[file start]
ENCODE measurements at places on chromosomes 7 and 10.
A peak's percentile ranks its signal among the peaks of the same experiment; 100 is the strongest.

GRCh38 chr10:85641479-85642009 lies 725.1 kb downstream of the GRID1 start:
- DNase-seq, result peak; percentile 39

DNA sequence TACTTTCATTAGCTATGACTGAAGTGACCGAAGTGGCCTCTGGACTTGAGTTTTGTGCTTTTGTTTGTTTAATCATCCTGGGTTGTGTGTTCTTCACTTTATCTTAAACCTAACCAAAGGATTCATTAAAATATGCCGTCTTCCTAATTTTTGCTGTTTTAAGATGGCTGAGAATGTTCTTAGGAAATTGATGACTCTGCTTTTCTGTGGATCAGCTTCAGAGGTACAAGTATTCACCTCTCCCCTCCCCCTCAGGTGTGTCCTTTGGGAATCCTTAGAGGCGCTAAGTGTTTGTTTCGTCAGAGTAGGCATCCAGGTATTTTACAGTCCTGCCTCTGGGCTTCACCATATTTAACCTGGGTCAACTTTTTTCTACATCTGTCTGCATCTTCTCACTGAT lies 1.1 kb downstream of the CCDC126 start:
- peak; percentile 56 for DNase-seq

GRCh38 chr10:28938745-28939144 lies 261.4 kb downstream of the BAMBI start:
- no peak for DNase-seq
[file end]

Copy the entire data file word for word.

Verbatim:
ENCODE measurements at places on chromosomes 7 and 10.
A peak's percentile ranks its signal among the peaks of the same experiment; 100 is the strongest.

GRCh38 chr10:85641479-85642009 lies 725.1 kb downstream of the GRID1 start:
- DNase-seq, result peak; percentile 39

DNA sequence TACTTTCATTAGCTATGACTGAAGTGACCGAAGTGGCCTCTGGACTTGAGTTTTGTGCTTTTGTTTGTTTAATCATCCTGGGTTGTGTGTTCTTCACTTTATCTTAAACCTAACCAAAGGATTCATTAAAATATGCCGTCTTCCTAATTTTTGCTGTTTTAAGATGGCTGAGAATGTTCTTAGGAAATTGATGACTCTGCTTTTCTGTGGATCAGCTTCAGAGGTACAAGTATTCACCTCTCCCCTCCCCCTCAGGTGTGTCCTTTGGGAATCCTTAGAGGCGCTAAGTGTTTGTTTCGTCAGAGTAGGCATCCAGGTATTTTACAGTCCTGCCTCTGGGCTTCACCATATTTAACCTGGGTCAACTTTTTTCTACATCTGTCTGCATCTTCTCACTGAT lies 1.1 kb downstream of the CCDC126 start:
- peak; percentile 56 for DNase-seq

GRCh38 chr10:28938745-28939144 lies 261.4 kb downstream of the BAMBI start:
- no peak for DNase-seq